Tony Barrell explains why he wrote his new book, ‘The Beatles on the Roof’, documenting one of the strangest gigs of all time
On January 30, 1969, I was an ordinary boy walking to primary school on what seemed to be an ordinary Thursday. I was a well-behaved kid, but I was also a devoted Beatles fan, and if I’d known that they were about to play their first live show for more than two years (885 days, to be precise) I would have been downright naughty. I would have feigned illness to get off school, and after my parents had left the house for work I would have boarded a train to London, taken the Tube to Piccadilly Circus and dashed to Savile Row to enjoy the music.
But only a select bunch of people – mainly friends of the band and their film-makers – knew they would be emerging on the roof of Apple Corps HQ to blast their music over the West End. For everyone else, the “rooftop concert” was a total, gobsmacking surprise.
The people who happened to be in the area that lunchtime were the lucky ones. Fans scurried around like rabid lunatics. Women dropped their shopping and men almost choked on their pipe tobacco. Workers in nearby offices flung open their windows when they heard the music. Some brave souls even climbed out of their windows and went wandering over the flat roofs of Mayfair to get a better view as the Beatles, with their guest member Billy Preston on electric piano, bashed out lively new numbers including ‘Get Back’ and “I’ve Got a Feeling’. And despite the chilly weather, they kept the music going for about 42 minutes before acceding to a police request to put a sock in it. Then it was all over: the world’s greatest band would never play live to the public again.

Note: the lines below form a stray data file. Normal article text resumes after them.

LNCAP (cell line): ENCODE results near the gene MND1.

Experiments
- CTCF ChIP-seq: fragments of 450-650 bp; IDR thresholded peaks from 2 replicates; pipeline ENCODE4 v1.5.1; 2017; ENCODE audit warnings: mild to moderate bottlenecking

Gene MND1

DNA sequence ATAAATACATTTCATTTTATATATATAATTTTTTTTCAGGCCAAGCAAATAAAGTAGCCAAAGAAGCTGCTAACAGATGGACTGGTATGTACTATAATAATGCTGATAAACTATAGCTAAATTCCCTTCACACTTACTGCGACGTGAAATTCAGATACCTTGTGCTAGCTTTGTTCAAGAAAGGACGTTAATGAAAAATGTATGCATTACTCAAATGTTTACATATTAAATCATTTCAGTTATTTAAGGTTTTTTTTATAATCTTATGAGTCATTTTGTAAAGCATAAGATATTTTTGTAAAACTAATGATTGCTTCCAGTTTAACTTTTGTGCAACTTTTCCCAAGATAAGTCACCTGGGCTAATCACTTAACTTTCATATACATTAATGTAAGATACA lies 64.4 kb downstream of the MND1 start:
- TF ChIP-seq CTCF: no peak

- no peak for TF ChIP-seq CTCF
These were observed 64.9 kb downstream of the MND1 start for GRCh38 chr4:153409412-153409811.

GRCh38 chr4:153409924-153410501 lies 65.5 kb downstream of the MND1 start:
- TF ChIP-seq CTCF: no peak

Over the years, my schoolboy disappointment at missing this unique gig has turned into a full-blown fascination with the event. Ultimately I have had to carry out a full self-exorcism and write a book about it, doing some deep research and talking to some of the fortunate folk who were there on that amazing day.
With its gilded cluster of luxury bespoke tailors, Savile Row is arguably the snootiest street in one of the poshest areas of town
As well as allowing me to immerse myself in the lives of the Beatles from 1968 to ’69, the book has forced me to study a particularly intriguing part of London: Mayfair, and particularly Savile Row. With its gilded cluster of luxury bespoke tailors, this is arguably the snootiest street in one of the poshest areas of town, and it provides a bizarre backdrop to the Fab Four’s final fling. On one level, the rooftop concert was a clash of working-class and upper-class cultures; it was also an assault on tradition by modernity. Superficially, as the boys in blue weighed in and the amps were turned off, tradition and the upper class won the day. However, the iconic status of the Beatles’ performance (even nearly 49 years after it happened) means that the iconoclastic Liverpudlian larrikins are the real winners.
Whose idea was it? And what was it like to be there that day?
Why did they do it? Whose idea was it? What was it like to be in Savile Row that day? And why was the rooftop concert “the opposite of Beatlemania”? You’ll find the answers to all these questions, and much more, in The Beatles on the Roof, published by the famous Omnibus Press and available in all good UK bookshops.
© 2017 Tony Barrell